These days she is CEO of JoyRiders, which now has branches in Oxfordshire and Manchester and is a community interest company. There are – literally! – hundreds more inspirational women on the list. You can read about them all.

Why it matters

100 Women in Cycling was launched to raise the profile of women cyclists. Things are improving. We now have a women’s version of the Tour de France and there are more women cycling. Kate Veronneau, director of women’s strategy at Zwift, has said that women cyclists are Zwift’s fastest-growing demographic.

But there’s still a long way to go. Government statistics show that 75% of cycling trips in the UK are made by men. Just 9% of women cycle at least once a week; this compares to 21% for men. Men also cycle almost four times further than women.

Shockingly, a study by London Cycling Campaign showed that nine out of 10 women surveyed had experienced verbal abuse while riding their bikes and 93% of respondents said drivers had used their vehicles to intimidate them.

There’s clearly still a lot of work to do. This is why, eight years after its launch, 100 Women in Cycling is still relevant.

By putting the spotlight on women who are getting out there on bikes – whether that’s campaigning for better infrastructure, breaking down cultural barriers or smashing it at the Olympics – we’re helping to show all those women who want to ride that there are women just like them who already are. It also helps promote the groups, projects and schemes that provide support to women.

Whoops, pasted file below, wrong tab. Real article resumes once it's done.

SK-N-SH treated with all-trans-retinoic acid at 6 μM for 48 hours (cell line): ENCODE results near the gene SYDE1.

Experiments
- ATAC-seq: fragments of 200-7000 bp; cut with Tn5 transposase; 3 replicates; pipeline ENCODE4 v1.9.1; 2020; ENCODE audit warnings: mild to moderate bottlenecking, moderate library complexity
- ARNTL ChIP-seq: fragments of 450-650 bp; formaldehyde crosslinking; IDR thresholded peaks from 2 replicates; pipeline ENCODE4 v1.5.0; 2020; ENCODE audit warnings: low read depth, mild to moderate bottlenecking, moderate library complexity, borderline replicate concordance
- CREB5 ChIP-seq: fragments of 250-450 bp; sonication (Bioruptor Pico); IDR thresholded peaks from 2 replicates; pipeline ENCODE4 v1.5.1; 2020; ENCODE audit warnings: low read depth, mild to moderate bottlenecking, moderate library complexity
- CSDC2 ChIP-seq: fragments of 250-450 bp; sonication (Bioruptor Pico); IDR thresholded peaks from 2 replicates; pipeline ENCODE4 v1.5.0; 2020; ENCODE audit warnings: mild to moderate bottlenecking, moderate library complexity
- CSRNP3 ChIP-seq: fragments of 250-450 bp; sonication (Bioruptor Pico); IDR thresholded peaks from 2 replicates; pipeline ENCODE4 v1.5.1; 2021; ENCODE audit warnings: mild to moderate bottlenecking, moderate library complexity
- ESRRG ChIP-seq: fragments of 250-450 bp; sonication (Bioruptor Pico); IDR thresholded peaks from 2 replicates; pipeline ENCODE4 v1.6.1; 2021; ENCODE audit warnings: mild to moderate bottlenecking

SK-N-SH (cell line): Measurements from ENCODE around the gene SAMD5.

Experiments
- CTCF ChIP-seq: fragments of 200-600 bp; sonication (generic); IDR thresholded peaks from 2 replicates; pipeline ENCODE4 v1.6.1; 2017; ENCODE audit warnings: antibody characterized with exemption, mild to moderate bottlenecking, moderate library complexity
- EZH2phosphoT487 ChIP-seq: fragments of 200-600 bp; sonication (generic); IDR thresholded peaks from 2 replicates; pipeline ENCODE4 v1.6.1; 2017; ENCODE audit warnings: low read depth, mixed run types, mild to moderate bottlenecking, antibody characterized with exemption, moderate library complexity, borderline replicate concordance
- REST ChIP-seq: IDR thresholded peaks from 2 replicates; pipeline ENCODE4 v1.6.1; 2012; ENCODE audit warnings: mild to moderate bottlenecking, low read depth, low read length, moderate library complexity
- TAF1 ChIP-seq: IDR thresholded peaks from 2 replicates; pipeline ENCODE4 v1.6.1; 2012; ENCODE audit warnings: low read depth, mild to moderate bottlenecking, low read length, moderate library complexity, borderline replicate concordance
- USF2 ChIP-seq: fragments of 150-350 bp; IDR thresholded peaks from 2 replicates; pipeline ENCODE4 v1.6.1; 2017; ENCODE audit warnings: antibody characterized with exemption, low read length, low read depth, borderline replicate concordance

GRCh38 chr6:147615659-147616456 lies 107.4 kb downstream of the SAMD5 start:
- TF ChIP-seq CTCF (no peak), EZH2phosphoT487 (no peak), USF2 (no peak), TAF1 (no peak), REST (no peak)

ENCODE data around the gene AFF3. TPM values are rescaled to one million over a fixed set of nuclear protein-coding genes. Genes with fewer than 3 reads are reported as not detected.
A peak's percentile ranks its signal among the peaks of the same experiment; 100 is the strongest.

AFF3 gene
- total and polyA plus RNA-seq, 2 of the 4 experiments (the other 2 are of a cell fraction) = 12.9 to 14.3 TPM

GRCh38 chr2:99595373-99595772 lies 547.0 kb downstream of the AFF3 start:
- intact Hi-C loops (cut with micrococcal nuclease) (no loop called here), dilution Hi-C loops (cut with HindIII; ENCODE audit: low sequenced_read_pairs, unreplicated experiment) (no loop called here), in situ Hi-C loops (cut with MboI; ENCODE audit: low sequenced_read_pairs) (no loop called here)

A woman in a hijab and head scarf with a high-vis jacket is cycling on a flat bar bike. She is smiling and wearing glasses
Mariam Draaijer, 100 Women in Cycling 2019, Community Champion

We want to get more women than ever out on their bikes. The more of us there are, the louder our collective voice becomes. Women are much more likely than men to cite a lack of decent cycle paths as a reason to not ride their bikes. The more female voices we have, the louder we can shout at government and local authorities to improve their cycling provisions – and that makes cycling better for everyone.

We launched the 2024 edition of 100 Women in Cycling on 8 March – International Women’s Day. We’ve already had loads of nominations, but we know there are plenty more out there. Which is where you come in – we want you to get nominating the inspirational women cyclists in your life.

Maybe you know a woman who’s taking the male-dominated cycling industry by storm or a young competitor who could be our next top Olympian. Maybe you want to thank the woman who helped you get into cycling or someone who’s influencing cycle culture in your area.

Anyone can nominate someone they think is deserving. There are many reasons to nominate the women cyclists who inspire you and you can name as many as you like. The women can only appear on the list once, so you might want to check out all our previous winners first.